That first sailplan wouldn’t let me shift the sail any further forward. Then, since I had just drawn a sloop JR for a fellow in NZ, I decided to try that one. This sail has been modified to a yard angle of just 65° and that allows one to increase its balance to as much as 21-22% versus only 16-17% with a 70° yard.
    The rig shown below sits in its maximum forward position. Its CE is forward of the Bermuda rig’s CE, and about 50cm forward of the JR that Victor made. Still, this sail can be shifted 30-50cm aft in case of lee helm (unlikely). In other words, I feel that my second rig gives better freedom to fine-adjust the balance to produce a light helm.
    This high-balance sail also brings the CE closer to the mast, so the increase in weather helm when reaching and running will be lower than with a low-balance sail of the same chord.
    Combine the high balance with a 10° rise of the boom, and the boom will be less likely to dig into the sea.

    Arne

    PS: The centre of a real mast, at full thickness, will have to move 10-15cm aft of the thin mast line I have drawn, and so will the sail, of course. Its CE will nevertheless end up well forward of that of the Bermudan rig.

    PPS: Does one live in or on NZ?


    Last modified: 05 May 2021 09:55 | Anonymous member (Administrator)
  • 04 May 2021 07:33
    Reply # 10439392 on 10420926

    These boats have a good reputation.  Well done finding one that seems to be a good example.  I'm sure she will look after you and respond well to her new rig. Congratulations for taking the next step towards fulfilling your dream!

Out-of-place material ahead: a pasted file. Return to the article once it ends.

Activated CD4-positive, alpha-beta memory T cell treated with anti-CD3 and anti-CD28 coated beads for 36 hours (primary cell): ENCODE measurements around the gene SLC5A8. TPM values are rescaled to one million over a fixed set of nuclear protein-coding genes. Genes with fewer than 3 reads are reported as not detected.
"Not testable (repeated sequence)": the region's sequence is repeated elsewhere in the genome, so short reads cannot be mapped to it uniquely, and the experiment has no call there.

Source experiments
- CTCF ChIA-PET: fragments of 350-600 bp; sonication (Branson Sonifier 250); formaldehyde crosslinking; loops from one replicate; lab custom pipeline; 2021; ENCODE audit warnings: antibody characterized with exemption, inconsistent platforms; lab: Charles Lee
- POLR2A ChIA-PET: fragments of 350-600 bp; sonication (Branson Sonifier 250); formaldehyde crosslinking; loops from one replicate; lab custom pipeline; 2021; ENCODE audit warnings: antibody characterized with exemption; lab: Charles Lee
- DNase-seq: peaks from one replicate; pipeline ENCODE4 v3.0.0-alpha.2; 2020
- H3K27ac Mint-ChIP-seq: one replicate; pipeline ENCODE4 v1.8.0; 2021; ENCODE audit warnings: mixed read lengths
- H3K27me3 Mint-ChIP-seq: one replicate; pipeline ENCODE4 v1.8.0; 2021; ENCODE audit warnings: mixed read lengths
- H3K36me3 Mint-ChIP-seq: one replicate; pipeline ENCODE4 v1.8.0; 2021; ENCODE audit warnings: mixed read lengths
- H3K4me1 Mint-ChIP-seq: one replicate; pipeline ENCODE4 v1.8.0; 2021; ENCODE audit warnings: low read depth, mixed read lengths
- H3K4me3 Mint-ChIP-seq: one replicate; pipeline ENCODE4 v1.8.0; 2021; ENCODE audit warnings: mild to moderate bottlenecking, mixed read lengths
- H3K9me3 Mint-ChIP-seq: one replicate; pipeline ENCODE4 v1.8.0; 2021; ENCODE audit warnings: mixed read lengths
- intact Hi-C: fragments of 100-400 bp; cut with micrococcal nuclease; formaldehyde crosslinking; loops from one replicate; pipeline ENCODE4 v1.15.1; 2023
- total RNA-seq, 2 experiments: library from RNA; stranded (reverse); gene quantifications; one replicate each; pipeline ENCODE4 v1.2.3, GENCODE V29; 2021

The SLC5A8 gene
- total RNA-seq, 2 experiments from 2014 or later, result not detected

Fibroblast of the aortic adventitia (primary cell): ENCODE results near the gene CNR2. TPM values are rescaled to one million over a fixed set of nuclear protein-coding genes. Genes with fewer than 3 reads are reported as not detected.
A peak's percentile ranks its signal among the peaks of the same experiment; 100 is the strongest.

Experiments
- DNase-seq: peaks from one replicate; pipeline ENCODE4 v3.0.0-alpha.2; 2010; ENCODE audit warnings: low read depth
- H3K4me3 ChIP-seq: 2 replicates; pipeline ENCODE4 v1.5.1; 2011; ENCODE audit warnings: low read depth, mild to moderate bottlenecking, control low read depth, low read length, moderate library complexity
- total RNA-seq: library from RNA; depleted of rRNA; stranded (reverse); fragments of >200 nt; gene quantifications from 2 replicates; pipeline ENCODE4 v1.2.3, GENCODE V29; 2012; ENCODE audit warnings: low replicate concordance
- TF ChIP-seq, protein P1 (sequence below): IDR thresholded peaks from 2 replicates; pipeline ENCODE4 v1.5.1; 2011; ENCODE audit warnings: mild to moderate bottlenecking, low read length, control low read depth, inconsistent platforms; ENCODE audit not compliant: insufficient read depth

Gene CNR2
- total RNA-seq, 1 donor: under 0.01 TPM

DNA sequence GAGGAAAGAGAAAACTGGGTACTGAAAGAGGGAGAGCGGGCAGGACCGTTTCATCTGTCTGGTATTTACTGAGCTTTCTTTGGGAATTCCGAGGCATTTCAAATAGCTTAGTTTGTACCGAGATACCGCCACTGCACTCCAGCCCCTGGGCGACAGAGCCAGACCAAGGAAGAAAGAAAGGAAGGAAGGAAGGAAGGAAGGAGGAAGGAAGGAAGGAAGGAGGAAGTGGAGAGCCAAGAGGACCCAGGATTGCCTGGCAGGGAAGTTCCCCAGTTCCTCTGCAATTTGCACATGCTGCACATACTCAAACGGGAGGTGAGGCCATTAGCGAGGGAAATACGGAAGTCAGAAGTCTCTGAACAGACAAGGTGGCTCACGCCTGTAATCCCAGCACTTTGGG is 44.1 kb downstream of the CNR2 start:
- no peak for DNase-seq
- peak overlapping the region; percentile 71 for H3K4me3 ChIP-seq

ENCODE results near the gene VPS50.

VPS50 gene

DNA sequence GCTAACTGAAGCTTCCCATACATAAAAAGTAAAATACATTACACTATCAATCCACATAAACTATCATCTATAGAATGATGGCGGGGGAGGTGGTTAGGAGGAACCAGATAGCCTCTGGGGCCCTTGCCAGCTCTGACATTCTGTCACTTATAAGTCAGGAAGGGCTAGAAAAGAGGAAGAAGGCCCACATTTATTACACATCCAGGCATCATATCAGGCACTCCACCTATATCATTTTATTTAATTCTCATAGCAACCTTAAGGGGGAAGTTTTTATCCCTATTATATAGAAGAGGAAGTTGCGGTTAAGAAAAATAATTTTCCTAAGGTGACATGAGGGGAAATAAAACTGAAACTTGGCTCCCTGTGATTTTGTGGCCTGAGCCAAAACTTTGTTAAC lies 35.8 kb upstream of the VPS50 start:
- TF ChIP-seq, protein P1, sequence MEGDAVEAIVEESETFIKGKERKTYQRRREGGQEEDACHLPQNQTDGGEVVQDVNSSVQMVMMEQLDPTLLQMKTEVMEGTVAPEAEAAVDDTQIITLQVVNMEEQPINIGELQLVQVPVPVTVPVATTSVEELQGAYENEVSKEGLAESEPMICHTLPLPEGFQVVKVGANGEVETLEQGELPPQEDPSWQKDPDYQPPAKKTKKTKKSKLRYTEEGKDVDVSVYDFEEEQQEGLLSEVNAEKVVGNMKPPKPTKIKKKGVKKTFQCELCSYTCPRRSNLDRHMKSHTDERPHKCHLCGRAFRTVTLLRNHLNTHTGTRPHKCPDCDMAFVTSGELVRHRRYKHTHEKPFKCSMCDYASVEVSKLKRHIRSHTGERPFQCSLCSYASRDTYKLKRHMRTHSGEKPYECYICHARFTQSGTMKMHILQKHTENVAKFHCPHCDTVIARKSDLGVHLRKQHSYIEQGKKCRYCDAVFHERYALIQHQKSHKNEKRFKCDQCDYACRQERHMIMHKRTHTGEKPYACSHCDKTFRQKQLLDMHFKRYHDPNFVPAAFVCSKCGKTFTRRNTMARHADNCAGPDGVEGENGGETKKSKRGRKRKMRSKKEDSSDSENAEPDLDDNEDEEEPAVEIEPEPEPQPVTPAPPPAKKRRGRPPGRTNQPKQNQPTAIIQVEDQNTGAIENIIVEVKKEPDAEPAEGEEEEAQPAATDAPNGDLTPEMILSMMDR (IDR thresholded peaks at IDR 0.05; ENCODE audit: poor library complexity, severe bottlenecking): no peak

• 04 May 2021 05:23
    Reply # 10439139 on 10420926

    Good luck with the conversion Hans-Erik. 


    And Arne. Could you say a bit more about the pros & cons between your an Victor’s  sail design?

    in a different thread maybe? 

  • 02 May 2021 10:06
    Reply # 10425405 on 10420926
    Anonymous member (Administrator)

    Here is Victor's and my version presented side by side at the same scale to let you know what we are talking about.
    Arne

  • 01 May 2021 23:11
    Reply # 10422396 on 10420926

    Very similar to the Westsail 32 built in Southern California. One of these won its class in the Transpac race, so no slouch when properly rigged and sailed. My boatbuilder friend Ron Blair completed a Kendall version (flush decked) of this and sailed it to New Zealand. She averaged around 7 knots on all of the passage legs. I sailed the first leg from Los Angeles to Cabo San Lucas with him. We had 35 up to 50 knots of wind from LA to past Magdalena Bay and she handled it with no problems. Good design!!

  • 01 May 2021 22:09
    Reply # 10422152 on 10420926

    “Proper little ocean voyager”- yes, and worth waiting for I should think. I am sure she will be wonderfully spacious and comfortable too, a very big boat for a 27’ waterline length.  I am sure I am not the only one looking forward to following the evolving dream on this thread. Best wishes for a successful conversion.